Bank of the West v. Superior Court

Decision Date30 July 1992
Docket NumberNo. S019556,S019556
Citation10 Cal.Rptr.2d 538,2 Cal.4th 1254,833 P.2d 545
CourtCalifornia Supreme Court
Parties, 833 P.2d 545, 61 USLW 2102 BANK OF THE WEST, Petitioner v. THE SUPERIOR COURT of CONTRA Costa COUNTY, Respondent. INDUSTRIAL INDEMNITY COMPANY, et al., Real Parties in Interest.

[2 Cal.4th 1257] [833 P.2d 546] Severson & Werson, Jan T. Chilton and William L. Stern, San Francisco, for petitioner.

[833 P.2d 547] Martha Churchill, Royal Oak, Mich., Thomas & Porrazzo, Michael H. Porrazzo, San Jose, Anderson, Kill, Olick & Oshinsky, Eugene R. Anderson, William G. Passannante, New York City, Cotchett, Illston & Pitre, Joseph W. Cotchett, Susan Illston, Marie Seth Weiner, Burlingame, Morgan, Ruby, Schofield, Franich & Fredkin, Allen J. Ruby, Lexie D. Schroeder, San Jose, Thomas T. Anderson, Indio, Sherry N. Bass, Newport Beach, David A. Beck, Morrison & Hecker, P. John Owen, Phoenix, Ariz., Ann S. DuRoss, Richard J. Osterman, Jr., Joan E. Smiley, Washington, D.C., Nossaman, Guthner, Knox & Elliott, Kurt W. Melchior, Jared E. Peterson, Alison S. Hightower, Patricia Lee Connors, San Francisco, Wilson, Sonsini, Goodrich & Rosati, Denise M. Amantea, Richard F. Cauley, Palo Alto, Howard, Rice, Nemerovski, Canady, Robertson & Falk, Denis T. Rice, Helane L. Morrison, Kathryn M. Nelson, H. Joseph Escher, III, San Francisco, Alan T. Foster, Mountain View, as amici curiae on behalf of petitioner.

No appearance for respondent.

Lawrence O. Monin, Michael A. Mathews, Andre Hassid, San Francisco, Crosby, Heafy, Roach & May, Raoul D. Kennedy, Peter W. Davis, Richard de Saint Phalle, Dolores A. Dalton, Oakland, Paul H. Breslin, Walnut Creek, Frank Gilbert, Jesse I. Santana, James C. Martin and James H. Kallianis, Jr., Oakland, for real parties in interest.

Baker, Hostetler, McCutchen & Black, Philip K. Verleger, Donna R. Black, Martin J. McTigue, Jr., Los Angeles, Proskauer, Rose, Goetz & Mendelsohn, Phyllis E. Andelin, San Francisco, McCormick, Barstow, Sheppard, Wayte & Carruth, James P. Wagoner, James H. Wilkins, Robert K. Landen, Fresno, Morton, Lulofs & Allen, Michael Charles Comyns, Oakland, Horvitz & Levy, Ellis J. Horvitz, Peter Abrahams, Lisa Perrochet, Encino, Alan I. Widiss, Iowa City, Iowa, Cummins & White, James D. Otto, Kent M. Bridwell, Los Angeles, Haight, Brown & Bonesteel, Roy G. Weatherup, Lawrence A. [2 Cal.4th 1258] Tabb, Santa Monica, Greines, Martin, Stein & Richland, Irving H. Greines and Feris M. Greenberger, Beverly Hills, as amici curiae on behalf of real parties in interest.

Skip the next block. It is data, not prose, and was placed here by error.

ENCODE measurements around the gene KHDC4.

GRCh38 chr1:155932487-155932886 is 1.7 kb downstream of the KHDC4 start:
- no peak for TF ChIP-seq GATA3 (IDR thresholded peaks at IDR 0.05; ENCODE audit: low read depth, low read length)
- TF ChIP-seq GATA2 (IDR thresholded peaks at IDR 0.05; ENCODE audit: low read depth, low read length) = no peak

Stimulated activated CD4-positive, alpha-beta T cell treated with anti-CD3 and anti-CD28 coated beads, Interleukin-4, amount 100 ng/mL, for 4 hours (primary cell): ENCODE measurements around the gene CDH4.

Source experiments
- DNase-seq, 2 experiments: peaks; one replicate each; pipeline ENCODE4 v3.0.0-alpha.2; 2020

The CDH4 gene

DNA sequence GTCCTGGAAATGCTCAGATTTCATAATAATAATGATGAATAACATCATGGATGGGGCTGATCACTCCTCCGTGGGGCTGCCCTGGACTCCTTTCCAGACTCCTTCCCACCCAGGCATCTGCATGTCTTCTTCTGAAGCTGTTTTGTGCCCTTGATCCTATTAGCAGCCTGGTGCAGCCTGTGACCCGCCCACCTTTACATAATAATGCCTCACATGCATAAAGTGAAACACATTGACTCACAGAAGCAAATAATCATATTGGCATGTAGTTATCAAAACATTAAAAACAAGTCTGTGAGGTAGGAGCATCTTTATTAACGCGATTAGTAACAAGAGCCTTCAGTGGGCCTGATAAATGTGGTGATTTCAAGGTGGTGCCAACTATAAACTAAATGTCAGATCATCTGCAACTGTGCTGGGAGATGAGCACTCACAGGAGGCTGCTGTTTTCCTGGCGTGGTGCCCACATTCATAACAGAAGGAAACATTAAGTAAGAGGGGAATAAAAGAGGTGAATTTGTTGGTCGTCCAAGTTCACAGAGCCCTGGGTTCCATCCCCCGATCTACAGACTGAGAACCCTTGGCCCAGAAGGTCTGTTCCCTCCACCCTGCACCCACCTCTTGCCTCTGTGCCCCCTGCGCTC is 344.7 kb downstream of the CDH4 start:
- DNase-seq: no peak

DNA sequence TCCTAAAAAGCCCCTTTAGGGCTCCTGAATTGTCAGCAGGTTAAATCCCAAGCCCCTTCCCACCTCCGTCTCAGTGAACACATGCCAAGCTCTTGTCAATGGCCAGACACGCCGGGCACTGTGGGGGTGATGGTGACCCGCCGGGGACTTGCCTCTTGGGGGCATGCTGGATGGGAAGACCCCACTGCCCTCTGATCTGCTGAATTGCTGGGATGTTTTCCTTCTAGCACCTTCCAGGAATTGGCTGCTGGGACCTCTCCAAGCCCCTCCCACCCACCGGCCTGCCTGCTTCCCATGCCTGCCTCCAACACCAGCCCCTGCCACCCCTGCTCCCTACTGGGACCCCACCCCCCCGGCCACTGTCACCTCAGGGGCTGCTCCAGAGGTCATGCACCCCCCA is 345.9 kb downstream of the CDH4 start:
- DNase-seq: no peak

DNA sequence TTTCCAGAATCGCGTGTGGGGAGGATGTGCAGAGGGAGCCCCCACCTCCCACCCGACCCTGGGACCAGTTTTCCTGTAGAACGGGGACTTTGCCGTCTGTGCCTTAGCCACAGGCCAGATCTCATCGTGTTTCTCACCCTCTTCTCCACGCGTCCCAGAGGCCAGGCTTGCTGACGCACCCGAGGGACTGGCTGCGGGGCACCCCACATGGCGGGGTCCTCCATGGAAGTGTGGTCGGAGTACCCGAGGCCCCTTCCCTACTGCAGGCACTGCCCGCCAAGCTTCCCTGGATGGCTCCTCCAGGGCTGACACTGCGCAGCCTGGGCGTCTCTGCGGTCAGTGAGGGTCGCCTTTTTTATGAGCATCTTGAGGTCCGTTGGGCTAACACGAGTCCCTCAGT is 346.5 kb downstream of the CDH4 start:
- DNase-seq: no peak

PANELLI, Associate Justice.

Comprehensive general liability (CGL) insurance policies generally include coverage for "advertising injury." This coverage, as ordinarily written, applies to "damages" the insured must pay for injury arising out of "unfair competition" occurring in the course of the insured's "advertising activities." We granted review to consider questions regarding the scope of coverage afforded by this standard policy language. As we shall explain, we hold that the CGL policy does not cover claims for advertising injury that arose under the Unfair Business Practices Act. (Bus. & Prof.Code, § 17200 et seq. 1 )


Plaintiffs Industrial Indemnity Company and Industrial Insurance Company of Hawaii, Ltd. (collectively Industrial) have sued for a declaratory judgment determining their obligations under a CGL policy issued to Central Bank. Defendant Bank of the West is Central Bank's successor in interest. (This opinion refers to both entities collectively as the Bank.) Judgment has not been entered. However, by granting Industrial's motion for summary adjudication of issues the trial court has decided that language in the Bank's CGL policy relating to "advertising injury" does not give rise to coverage for the particular claims involved in this case. It is this order that we are reviewing. We are not called upon to decide any other coverage issues or any issues involving the duty to defend.

The coverage dispute arises out of the Bank's settlement of a consumer class action entitled Fallat v. Central Bank (S.F.Super.Ct., No. 865597). To summarize the relevant facts, the Bank developed a program to finance automobile insurance premiums

[833 P.2d 548] for consumers who preferred to pay in installments. The Bank did not advertise the so-called "Coast Program" directly to consumers. Instead, the Bank informed insurance agents that it was willing to lend money to finance premiums and that it would pay fees to agents who referred such business to the Bank. Nor did consumers apply directly to the Bank for loans. Instead, when a consumer expressed a desire to extend payment the insurance agent would ask for a down payment of 20 to 30 percent, obtain the consumer's power of attorney, and apply for a loan [2 Cal.4th 1259] in the consumer's name. Sometime later, the consumer would receive notice of the loan's acceptance by the Bank and disclosure of its terms. Until receiving such notice, many consumers were unaware both of the Coast Program's existence and that loans had in fact been made. Many were also unaware of the terms of the loans, which included interest at rates of over 126 percent, as well as substantial fees and penalties. Some consumers, upon receiving notification, sought to cancel their loans by paying the balance due. However, the Bank did not permit cancellation